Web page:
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UCLA Biologists Slow Aging, Extend Lifespan of Fruit Flies

In research that potentially could delay the onset of Parkinson’s disease, Alzheimer’s disease, cancer, stroke, cardiovascular disease, and other diseases of aging, biologists have produced a genetic one-two punch that significantly slowed aging and improved health in the middle-aged fruit flies they studied. The approach focuses on mitochondria, the tiny power generators within cells that control the cells’ growth and determine when they live and die. Mitochondria often become damaged with age, and as people grow older, those damaged mitochondria tend to accumulate in the brain, muscles and other organs. When cells can’t eliminate the damaged mitochondria, those mitochondria can become toxic and contribute to a wide range of age-related diseases, said David Walker, a UCLA professor of integrative biology and physiology, and the study’s senior author.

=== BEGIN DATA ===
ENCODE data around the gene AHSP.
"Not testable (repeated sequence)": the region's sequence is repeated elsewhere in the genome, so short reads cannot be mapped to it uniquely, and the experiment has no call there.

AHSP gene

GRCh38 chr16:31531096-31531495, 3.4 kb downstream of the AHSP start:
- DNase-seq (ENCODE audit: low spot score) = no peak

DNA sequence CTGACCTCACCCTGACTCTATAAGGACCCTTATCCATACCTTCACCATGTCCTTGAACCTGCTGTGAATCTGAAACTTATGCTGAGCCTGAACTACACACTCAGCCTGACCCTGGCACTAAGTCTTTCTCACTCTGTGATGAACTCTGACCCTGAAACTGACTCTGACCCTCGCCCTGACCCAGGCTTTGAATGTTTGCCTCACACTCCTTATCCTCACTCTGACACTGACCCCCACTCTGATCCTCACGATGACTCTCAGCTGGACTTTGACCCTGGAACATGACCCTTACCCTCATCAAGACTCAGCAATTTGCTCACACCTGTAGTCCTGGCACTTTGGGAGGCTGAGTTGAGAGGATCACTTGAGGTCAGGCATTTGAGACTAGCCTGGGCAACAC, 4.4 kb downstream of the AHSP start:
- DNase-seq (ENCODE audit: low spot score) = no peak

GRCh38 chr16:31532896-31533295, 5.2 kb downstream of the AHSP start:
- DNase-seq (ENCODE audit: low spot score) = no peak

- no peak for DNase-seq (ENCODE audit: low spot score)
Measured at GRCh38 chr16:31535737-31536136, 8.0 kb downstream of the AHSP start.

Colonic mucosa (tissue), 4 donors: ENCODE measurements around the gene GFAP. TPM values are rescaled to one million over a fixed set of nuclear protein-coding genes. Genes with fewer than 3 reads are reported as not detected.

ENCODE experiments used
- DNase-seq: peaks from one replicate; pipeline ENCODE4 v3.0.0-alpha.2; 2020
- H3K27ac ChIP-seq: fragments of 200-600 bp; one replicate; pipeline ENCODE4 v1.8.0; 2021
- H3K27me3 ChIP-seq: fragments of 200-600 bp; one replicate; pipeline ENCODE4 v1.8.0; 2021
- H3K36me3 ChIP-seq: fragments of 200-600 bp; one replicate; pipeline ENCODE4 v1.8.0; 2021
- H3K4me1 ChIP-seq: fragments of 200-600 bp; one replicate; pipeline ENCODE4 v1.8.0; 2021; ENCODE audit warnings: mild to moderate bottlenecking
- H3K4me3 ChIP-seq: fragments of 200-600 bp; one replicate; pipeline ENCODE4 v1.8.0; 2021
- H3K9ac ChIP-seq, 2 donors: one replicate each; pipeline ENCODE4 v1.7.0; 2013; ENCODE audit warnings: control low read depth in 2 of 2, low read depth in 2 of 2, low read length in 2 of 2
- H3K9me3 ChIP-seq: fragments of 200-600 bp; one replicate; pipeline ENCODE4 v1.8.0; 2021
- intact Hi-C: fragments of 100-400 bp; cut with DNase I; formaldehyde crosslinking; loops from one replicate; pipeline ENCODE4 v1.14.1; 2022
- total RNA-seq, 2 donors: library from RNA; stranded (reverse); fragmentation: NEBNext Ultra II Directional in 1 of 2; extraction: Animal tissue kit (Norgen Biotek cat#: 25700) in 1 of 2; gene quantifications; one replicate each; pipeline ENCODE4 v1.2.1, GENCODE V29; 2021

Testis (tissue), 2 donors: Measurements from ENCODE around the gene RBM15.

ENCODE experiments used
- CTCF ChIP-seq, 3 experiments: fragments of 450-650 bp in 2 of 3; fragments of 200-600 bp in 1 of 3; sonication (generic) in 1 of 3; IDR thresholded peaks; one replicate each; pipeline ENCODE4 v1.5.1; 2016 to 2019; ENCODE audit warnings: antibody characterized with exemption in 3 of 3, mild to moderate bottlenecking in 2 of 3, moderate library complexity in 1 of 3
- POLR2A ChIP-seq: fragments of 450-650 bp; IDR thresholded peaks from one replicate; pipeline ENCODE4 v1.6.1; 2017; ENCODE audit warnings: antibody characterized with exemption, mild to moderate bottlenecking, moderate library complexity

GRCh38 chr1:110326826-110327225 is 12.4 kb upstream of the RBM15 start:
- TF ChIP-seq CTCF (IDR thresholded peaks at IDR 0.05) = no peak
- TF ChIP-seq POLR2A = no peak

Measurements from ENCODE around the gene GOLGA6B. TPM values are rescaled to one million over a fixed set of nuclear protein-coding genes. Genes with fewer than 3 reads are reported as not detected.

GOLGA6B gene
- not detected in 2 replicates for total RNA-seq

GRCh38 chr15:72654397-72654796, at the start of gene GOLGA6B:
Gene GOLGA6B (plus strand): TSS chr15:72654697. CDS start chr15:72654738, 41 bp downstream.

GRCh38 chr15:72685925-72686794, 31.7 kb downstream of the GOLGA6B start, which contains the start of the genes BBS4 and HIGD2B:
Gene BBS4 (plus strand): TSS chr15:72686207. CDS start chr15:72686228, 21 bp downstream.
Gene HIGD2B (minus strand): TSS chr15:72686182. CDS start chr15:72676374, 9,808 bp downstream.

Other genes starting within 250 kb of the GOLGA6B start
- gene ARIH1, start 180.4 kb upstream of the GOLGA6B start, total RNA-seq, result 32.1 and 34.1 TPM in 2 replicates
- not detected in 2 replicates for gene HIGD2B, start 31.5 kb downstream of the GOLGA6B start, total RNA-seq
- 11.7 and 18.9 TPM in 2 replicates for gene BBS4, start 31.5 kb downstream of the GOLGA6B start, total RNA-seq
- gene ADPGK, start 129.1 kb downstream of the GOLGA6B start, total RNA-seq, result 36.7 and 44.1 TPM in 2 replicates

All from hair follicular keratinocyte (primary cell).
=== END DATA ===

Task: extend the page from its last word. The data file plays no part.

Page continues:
The study, published Sept. 6 in the journal Nature Communications, reports that the UCLA scientists removed the damaged mitochondria by breaking up enlarged mitochondria into smaller pieces — and that when they did, the flies became more active and more energetic and had more endurance. Following the treatment, female flies lived 20 percent longer than their typical lifespan, while males lived 12 percent longer, on average.

Read the full article here.

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